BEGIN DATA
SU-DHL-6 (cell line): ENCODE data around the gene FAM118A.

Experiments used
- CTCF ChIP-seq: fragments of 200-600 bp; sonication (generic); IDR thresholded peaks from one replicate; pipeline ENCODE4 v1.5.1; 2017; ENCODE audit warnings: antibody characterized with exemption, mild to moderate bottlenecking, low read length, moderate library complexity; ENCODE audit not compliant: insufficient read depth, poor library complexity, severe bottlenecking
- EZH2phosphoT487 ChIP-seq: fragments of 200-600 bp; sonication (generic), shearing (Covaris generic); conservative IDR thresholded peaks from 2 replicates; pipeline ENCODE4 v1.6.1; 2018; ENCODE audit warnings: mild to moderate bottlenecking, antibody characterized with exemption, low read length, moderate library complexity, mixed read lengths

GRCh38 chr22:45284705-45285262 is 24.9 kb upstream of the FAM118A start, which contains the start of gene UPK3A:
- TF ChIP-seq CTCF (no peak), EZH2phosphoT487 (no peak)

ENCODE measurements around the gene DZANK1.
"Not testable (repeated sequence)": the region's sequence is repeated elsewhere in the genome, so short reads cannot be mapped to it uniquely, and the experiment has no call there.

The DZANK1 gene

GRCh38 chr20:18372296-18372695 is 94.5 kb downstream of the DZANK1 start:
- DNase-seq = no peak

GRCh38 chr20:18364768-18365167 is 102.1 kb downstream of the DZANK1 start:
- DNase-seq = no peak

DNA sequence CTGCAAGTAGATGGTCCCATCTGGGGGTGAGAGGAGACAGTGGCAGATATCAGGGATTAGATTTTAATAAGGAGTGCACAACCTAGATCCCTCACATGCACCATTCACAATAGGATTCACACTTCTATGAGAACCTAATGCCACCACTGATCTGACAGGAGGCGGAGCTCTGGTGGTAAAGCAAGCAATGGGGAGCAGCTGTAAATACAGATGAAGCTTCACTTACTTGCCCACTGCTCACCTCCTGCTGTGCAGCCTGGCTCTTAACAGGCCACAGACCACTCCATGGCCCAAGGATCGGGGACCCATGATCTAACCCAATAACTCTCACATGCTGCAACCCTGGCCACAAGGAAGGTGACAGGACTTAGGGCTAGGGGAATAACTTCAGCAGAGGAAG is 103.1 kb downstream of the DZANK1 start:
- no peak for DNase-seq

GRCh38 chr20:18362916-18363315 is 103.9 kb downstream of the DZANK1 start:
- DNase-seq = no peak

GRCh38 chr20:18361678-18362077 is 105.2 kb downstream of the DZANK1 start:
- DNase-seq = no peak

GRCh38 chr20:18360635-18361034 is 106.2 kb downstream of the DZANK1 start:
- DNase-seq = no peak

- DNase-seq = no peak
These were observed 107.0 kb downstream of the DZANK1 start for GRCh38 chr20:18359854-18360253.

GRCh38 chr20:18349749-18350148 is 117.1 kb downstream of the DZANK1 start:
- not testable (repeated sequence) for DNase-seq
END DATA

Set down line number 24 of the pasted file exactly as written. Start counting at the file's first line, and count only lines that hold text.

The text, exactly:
GRCh38 chr20:18349749-18350148 is 117.1 kb downstream of the DZANK1 start: